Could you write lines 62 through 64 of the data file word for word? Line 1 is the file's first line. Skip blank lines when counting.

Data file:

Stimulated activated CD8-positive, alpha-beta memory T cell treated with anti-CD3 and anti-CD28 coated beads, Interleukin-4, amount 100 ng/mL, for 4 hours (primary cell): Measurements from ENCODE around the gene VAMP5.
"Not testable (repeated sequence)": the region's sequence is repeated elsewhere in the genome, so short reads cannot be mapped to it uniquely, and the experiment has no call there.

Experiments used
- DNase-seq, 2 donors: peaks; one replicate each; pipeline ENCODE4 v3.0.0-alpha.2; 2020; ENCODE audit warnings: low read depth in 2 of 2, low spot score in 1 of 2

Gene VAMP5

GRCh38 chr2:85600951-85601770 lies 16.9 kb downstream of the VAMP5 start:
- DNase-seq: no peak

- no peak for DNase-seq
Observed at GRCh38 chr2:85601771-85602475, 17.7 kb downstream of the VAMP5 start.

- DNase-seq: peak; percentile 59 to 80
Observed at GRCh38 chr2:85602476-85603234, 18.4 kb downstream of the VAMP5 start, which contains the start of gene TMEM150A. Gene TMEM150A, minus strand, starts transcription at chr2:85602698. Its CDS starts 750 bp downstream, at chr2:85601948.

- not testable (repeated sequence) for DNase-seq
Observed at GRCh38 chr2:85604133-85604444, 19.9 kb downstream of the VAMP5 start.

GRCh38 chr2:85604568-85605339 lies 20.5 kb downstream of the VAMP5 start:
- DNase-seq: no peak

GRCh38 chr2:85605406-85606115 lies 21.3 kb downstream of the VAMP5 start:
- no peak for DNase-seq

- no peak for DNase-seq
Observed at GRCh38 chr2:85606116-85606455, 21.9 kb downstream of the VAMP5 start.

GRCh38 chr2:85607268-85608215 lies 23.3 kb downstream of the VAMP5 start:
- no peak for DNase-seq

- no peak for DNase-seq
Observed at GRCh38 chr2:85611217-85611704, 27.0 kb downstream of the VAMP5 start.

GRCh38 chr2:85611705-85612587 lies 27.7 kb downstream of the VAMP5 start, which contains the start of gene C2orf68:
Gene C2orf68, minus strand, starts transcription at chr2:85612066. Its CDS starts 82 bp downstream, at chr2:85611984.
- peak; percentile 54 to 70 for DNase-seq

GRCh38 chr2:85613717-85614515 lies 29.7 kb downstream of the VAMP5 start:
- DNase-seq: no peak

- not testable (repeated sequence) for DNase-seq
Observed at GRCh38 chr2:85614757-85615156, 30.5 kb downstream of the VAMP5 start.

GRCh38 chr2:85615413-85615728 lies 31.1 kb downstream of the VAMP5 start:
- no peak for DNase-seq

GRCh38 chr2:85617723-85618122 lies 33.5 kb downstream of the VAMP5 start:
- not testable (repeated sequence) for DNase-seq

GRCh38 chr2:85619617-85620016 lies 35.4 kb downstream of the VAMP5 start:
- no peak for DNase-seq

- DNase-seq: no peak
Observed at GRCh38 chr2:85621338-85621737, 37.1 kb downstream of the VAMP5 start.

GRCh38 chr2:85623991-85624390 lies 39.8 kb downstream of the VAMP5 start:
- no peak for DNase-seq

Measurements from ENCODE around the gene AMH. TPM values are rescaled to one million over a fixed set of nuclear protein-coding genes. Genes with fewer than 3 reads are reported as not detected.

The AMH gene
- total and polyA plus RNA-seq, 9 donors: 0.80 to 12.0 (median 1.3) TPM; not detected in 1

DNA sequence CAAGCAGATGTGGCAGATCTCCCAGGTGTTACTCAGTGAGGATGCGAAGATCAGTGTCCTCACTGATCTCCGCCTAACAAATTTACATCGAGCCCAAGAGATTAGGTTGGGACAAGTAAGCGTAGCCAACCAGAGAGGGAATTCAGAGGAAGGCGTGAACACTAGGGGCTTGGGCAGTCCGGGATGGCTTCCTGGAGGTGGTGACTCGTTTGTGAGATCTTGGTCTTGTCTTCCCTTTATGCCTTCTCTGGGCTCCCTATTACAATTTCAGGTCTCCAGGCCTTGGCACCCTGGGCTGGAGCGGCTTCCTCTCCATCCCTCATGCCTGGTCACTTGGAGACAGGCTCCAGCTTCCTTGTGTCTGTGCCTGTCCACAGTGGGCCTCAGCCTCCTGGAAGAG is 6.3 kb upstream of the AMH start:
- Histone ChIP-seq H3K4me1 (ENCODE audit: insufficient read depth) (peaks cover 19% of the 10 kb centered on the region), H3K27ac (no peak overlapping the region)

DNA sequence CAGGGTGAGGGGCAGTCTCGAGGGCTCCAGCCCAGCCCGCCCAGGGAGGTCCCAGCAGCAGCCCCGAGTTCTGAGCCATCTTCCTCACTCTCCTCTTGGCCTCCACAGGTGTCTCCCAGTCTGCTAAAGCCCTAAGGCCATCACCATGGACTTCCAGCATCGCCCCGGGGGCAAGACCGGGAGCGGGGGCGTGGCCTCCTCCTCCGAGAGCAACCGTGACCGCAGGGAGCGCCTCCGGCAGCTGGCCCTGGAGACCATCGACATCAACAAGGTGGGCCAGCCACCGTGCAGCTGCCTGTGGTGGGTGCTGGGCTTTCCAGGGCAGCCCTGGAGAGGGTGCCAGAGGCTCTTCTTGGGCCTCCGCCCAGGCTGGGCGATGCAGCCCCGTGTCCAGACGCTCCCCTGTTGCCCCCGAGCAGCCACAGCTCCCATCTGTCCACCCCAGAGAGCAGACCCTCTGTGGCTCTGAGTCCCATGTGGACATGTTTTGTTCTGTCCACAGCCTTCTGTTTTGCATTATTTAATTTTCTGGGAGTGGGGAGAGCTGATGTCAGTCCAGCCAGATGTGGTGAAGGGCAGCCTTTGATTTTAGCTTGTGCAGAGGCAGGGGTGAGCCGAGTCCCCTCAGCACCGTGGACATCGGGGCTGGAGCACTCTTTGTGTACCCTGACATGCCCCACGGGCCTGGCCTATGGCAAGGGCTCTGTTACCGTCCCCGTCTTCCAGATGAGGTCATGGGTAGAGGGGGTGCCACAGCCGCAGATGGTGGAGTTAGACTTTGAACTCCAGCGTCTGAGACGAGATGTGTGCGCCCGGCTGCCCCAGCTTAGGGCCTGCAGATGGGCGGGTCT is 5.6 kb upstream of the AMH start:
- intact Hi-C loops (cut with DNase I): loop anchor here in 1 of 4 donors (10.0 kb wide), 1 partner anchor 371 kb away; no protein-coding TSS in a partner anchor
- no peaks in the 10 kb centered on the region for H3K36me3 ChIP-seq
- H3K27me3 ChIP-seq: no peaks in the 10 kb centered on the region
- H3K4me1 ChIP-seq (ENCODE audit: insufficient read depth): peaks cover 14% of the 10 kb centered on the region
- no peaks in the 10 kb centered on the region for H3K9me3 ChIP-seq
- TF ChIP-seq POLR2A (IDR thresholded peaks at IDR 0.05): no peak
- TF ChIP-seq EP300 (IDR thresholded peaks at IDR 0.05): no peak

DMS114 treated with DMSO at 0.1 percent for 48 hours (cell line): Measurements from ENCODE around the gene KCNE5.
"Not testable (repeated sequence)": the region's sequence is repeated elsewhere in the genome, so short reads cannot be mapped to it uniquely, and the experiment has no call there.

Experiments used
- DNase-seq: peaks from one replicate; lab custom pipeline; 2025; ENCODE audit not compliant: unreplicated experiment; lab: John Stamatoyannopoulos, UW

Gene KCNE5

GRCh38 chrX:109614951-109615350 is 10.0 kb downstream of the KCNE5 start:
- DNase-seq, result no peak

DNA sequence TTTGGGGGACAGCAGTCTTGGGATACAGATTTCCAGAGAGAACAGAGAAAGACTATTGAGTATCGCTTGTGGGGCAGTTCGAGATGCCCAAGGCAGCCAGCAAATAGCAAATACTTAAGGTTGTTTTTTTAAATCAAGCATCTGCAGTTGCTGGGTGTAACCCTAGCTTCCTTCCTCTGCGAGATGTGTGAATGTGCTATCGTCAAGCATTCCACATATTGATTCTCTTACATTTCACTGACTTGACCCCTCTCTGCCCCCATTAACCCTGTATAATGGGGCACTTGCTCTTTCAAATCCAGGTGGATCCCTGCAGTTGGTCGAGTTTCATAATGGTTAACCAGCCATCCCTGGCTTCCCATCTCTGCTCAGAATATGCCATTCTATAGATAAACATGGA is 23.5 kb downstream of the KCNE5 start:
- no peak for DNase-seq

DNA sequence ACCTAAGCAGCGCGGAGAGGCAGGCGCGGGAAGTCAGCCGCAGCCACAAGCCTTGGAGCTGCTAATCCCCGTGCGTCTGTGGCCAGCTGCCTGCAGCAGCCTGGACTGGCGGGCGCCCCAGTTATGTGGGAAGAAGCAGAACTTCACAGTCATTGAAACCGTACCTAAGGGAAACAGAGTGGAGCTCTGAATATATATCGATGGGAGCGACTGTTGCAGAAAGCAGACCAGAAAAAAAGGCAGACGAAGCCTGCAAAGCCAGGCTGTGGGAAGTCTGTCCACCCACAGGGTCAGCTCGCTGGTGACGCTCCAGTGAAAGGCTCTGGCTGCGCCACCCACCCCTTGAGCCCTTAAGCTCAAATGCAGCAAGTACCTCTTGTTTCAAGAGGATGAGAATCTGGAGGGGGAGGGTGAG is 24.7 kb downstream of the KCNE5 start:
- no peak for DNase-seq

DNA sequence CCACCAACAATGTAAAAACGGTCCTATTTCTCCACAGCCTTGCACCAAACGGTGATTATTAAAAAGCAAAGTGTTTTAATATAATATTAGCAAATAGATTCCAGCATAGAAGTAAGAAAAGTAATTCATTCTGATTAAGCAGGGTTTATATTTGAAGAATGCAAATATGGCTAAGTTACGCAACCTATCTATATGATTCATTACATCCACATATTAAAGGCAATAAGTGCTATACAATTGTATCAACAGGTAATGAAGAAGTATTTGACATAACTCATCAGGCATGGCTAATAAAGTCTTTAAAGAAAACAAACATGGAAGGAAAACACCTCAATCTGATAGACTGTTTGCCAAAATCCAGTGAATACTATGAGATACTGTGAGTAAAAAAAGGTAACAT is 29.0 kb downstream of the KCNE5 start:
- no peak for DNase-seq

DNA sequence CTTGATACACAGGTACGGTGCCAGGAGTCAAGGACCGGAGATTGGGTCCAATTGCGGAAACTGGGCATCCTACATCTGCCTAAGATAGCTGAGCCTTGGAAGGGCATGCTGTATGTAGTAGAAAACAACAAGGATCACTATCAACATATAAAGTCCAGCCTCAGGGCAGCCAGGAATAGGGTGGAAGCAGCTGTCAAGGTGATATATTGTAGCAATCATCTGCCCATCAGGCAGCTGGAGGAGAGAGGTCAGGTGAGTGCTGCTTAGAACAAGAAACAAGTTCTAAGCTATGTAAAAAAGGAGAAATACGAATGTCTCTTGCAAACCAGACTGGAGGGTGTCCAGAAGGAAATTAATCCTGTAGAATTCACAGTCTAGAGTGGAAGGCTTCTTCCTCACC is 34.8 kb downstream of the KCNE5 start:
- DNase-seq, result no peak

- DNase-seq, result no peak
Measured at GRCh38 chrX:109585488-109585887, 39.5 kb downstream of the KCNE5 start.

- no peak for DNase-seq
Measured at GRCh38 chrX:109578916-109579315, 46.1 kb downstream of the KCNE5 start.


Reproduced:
- no peak for DNase-seq

DNA sequence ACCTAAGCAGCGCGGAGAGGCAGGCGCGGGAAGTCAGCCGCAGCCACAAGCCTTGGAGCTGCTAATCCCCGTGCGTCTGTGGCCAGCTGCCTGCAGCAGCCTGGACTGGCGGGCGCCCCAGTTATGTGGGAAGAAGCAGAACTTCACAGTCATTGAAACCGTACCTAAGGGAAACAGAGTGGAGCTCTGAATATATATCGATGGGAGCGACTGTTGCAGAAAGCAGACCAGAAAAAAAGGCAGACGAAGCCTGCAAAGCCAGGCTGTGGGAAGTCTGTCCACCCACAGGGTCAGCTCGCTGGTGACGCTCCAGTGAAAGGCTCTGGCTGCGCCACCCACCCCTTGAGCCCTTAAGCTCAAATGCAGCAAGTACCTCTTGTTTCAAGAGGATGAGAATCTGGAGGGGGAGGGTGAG is 24.7 kb downstream of the KCNE5 start:
- no peak for DNase-seq